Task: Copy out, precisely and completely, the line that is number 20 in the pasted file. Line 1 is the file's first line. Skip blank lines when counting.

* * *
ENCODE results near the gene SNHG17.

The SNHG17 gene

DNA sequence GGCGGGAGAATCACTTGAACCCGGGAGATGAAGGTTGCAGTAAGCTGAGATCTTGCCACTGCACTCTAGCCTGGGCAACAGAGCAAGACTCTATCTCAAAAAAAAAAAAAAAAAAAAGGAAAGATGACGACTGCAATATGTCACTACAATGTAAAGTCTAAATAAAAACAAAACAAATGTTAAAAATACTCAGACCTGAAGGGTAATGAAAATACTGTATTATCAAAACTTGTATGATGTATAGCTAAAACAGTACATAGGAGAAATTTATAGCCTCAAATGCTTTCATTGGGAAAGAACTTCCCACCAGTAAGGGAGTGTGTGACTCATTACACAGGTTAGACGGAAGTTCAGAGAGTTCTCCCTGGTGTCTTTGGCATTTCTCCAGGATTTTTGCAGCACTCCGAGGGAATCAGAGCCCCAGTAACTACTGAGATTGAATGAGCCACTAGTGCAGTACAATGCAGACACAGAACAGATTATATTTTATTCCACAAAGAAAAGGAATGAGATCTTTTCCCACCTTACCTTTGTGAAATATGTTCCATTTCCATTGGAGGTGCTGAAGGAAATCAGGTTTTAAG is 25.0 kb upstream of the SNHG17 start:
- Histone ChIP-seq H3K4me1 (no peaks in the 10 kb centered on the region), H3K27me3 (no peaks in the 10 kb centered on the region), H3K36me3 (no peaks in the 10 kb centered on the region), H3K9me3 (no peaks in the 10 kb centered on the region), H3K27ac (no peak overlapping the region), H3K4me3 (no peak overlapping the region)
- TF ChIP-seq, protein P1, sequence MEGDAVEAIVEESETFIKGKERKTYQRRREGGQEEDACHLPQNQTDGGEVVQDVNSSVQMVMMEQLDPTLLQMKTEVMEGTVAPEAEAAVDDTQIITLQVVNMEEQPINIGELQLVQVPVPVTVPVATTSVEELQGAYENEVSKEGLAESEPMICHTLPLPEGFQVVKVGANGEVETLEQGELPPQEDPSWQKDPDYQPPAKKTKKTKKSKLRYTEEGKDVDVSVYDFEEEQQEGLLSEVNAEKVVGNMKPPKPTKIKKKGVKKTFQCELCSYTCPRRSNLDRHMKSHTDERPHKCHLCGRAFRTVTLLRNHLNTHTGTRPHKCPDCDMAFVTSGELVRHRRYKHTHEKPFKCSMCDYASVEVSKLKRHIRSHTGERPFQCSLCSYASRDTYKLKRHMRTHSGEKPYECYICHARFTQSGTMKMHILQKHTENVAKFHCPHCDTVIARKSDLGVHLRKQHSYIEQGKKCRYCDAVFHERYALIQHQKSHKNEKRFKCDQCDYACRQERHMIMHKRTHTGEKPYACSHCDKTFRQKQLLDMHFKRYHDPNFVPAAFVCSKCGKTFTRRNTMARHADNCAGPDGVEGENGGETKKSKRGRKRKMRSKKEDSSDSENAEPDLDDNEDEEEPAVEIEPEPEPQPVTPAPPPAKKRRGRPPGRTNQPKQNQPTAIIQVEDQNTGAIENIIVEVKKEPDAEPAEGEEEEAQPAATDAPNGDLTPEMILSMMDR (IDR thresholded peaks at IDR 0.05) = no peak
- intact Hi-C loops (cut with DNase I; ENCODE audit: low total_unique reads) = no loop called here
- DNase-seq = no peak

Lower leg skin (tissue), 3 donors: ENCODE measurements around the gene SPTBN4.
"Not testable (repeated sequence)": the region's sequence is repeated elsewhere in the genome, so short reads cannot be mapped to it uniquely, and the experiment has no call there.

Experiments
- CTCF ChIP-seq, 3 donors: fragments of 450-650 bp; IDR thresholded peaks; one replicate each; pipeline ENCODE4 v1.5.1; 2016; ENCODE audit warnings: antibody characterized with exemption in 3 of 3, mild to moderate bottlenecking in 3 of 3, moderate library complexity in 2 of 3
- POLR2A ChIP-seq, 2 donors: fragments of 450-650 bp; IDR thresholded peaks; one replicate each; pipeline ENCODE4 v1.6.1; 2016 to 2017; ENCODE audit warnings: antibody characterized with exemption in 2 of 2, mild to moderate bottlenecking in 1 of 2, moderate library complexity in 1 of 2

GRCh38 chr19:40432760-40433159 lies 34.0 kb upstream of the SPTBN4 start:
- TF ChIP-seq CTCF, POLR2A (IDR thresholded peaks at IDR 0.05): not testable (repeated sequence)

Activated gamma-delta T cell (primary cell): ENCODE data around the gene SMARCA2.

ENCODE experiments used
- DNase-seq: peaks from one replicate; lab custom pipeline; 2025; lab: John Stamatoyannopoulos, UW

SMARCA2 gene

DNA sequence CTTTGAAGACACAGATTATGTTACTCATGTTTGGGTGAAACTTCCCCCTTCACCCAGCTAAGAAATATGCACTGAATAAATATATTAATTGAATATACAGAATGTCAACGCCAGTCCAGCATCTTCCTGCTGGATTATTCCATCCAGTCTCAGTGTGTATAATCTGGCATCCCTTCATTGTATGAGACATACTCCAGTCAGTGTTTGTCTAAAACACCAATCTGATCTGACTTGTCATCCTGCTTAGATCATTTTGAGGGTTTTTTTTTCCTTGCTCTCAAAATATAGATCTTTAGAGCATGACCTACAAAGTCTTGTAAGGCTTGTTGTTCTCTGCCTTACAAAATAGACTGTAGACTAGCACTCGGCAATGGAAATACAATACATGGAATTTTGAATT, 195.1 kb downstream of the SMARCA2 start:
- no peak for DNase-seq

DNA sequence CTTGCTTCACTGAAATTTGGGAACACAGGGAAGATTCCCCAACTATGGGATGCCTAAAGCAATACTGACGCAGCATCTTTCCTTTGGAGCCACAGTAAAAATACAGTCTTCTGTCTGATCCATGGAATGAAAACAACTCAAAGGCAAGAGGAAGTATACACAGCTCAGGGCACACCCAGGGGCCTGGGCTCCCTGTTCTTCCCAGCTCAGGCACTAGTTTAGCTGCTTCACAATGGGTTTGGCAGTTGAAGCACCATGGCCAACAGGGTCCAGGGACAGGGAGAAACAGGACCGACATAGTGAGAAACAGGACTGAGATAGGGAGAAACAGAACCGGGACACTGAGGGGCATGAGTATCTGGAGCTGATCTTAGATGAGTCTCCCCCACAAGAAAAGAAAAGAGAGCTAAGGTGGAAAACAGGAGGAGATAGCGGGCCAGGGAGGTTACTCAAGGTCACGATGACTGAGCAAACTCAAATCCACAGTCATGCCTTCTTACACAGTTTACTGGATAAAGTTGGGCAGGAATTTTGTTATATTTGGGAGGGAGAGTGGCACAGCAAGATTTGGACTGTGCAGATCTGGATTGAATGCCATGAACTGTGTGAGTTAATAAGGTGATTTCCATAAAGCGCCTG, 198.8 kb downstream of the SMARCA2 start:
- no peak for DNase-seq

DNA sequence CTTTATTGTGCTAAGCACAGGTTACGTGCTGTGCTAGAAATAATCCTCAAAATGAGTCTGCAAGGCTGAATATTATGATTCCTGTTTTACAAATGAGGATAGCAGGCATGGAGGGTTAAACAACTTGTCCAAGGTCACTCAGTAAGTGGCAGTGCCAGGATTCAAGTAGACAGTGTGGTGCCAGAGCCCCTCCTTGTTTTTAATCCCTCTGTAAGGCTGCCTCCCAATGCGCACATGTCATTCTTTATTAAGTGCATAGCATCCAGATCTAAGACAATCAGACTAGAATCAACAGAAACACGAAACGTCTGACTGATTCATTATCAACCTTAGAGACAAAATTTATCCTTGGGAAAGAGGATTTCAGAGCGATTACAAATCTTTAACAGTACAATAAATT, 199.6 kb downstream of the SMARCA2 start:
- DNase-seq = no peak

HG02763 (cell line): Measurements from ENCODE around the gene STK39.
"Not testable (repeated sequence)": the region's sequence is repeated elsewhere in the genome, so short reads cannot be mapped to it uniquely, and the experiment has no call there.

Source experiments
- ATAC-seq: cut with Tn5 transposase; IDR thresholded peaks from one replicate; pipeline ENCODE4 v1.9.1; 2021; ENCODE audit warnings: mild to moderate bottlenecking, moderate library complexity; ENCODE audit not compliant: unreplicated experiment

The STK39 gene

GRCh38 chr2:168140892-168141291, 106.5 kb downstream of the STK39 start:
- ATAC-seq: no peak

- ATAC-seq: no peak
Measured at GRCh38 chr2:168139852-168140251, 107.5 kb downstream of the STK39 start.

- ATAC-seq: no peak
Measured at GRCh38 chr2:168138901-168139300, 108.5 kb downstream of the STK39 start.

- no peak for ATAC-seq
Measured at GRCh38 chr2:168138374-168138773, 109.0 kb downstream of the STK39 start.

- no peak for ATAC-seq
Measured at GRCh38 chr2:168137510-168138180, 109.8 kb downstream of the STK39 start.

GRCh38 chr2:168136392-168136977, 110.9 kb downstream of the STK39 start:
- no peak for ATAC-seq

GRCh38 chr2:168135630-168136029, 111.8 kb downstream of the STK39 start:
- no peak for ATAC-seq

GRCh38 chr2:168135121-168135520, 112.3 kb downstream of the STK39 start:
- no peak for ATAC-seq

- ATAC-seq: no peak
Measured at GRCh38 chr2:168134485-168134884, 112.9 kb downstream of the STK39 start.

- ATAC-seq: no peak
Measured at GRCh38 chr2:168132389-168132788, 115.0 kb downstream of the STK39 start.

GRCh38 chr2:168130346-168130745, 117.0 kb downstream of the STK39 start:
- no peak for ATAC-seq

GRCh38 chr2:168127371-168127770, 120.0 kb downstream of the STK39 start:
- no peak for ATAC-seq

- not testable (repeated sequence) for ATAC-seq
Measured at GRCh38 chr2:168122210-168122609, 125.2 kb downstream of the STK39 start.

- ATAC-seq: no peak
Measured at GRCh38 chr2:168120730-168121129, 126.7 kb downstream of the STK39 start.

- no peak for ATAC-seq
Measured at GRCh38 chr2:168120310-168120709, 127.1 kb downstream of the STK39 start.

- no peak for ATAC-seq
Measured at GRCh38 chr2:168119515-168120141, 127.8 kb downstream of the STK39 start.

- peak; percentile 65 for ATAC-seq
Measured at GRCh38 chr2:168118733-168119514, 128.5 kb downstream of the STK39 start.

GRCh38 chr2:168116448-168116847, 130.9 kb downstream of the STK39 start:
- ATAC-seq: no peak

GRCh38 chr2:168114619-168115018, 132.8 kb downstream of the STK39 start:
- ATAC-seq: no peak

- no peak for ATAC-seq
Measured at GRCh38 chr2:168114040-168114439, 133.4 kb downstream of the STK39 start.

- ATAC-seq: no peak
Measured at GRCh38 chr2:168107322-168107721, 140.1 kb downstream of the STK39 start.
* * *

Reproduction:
- no peak for DNase-seq